A Chick in Pope’s Clothing


One legend I haven’t yet covered is that of Pope Joan, the only female Pontiff of the Catholic Church. The Church denies her existence, and the fact that records that do mention her were written long after the fact and can’t agree on when her reign was makes the story unlikely. The first known account appeared around 1250, in the work of a Dominican called Jean de Mailly. His story was that a woman disguised herself as a man in order to pursue scholarly pursuits in the Church (wasn’t there a Barbra Streisand movie kind of like that with Judaism?), rose up in the ranks, and was appointed Pope. While mounting a horse, she gave birth, and the angry crowd tied her to the horse’s tail and had her dragged around until she died, burying her on that spot.

Later tales add some details and contradict others. A more complete version reports that she was born in Germany to English missionaries, and fell in love with a monk who encouraged her to adopt her facade, which would explain how she came to be pregnant.

She gave birth while in a procession, and the spot where she was buried became a place where popes wouldn’t dare to tread. It’s sometimes said that she wasn’t executed right away, but rather exiled and imprisoned for some time. Her name was either Agnes or Gilberta, but the name she took as a man was Johannes Angelicus, so Joan or Johanna would have been the feminine version of that. Her reign seems to be most commonly dated to 855, after the death of Leo IV, under the name of John VIII. Even though the official record has it that Benedict III was appointed in 855, the legend has it that Joan ruled for as long as two years and seven months, but was erased from the record. Jean de Mailly’s account, however, dated her to the eleventh century instead of the ninth. After Joan was exposed, the Church was more careful to test whether popes were men, which was accomplished by making them sit in a chair with a hole for their testicles. There are actual chairs that look like this, but were probably intended for a different purpose.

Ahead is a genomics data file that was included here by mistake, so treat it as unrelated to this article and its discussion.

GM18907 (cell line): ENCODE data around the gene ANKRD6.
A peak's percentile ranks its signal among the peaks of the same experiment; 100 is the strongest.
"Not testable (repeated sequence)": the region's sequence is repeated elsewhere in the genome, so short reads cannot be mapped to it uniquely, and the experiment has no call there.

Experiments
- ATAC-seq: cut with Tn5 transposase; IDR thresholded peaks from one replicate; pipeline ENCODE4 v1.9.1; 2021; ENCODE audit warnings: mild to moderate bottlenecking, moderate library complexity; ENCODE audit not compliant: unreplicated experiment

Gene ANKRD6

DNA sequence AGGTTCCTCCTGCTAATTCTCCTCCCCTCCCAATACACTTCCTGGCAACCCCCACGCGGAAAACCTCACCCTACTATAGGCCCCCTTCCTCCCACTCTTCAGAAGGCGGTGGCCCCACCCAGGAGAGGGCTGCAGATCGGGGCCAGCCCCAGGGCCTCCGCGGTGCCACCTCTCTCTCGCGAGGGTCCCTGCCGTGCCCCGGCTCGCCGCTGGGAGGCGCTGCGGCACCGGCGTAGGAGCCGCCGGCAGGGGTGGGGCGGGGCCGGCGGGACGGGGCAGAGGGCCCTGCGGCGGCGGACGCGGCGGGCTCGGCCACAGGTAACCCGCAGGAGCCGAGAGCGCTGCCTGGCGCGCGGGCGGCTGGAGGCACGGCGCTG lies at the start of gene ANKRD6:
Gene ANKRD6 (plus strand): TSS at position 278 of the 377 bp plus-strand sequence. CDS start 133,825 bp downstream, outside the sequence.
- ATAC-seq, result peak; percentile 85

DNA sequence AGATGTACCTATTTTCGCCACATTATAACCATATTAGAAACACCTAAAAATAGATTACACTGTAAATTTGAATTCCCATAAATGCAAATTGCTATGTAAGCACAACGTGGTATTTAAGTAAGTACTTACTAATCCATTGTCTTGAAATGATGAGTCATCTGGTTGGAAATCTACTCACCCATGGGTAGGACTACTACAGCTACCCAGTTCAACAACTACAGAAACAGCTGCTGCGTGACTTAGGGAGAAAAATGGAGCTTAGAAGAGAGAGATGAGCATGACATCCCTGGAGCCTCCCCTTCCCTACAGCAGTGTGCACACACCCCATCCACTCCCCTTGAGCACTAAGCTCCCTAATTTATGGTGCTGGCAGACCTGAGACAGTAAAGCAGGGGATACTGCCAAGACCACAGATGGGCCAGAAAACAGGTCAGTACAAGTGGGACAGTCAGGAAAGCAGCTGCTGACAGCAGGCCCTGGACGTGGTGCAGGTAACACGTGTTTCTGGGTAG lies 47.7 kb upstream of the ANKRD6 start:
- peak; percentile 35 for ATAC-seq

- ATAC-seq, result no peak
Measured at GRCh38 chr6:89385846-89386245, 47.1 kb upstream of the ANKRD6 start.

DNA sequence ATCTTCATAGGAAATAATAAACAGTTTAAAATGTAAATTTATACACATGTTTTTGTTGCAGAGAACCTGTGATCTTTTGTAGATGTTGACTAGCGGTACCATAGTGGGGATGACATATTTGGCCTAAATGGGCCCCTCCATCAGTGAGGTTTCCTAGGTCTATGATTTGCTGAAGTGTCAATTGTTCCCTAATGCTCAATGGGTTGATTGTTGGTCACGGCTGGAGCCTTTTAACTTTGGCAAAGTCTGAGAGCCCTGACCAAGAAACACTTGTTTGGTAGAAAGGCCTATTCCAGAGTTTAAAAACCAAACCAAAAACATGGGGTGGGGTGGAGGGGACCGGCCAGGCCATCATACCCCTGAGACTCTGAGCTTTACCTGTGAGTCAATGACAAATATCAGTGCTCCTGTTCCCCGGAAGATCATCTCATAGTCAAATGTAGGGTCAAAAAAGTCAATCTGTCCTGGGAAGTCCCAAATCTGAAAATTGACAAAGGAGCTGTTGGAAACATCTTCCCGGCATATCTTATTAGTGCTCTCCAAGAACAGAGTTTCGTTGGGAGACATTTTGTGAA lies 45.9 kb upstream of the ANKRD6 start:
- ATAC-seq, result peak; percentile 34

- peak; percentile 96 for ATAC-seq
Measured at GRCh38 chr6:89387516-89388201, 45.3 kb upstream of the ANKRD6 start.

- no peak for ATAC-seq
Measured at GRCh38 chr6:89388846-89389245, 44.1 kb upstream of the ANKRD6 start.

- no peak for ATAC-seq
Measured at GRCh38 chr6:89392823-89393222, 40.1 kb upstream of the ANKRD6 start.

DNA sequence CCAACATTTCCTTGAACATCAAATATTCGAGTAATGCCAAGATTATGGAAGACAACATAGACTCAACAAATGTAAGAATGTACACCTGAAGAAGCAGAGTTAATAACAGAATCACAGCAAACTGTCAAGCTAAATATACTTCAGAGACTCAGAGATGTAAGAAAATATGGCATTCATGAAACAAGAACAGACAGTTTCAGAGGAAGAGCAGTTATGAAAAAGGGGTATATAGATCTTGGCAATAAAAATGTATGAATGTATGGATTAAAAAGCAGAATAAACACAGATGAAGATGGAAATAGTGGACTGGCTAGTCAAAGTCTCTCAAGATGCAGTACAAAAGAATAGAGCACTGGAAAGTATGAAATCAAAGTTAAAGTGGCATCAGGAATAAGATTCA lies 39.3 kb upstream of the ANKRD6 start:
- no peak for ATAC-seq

Some say the tale was originally told with the female leader in Constantinople rather than Rome, and it’s also been speculated that it was simply a fanciful explanation for a statue in Rome of a woman with a baby. The legend became popular among Protestants, apparently because they thought the Catholic authorities being unable to recognize a woman made them stupid. I think it could actually be considered a point in favor for Catholicism, although they apparently didn’t treat her well after they found out about her deception. Maybe someday we’ll actually see a female pope.

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This entry was posted in Catholicism, Christianity, History, Religion, Urban Legends and tagged , , . Bookmark the permalink.

3 Responses to A Chick in Pope’s Clothing

  1. Pingback: Nothing But a Pack of Cards | VoVatia

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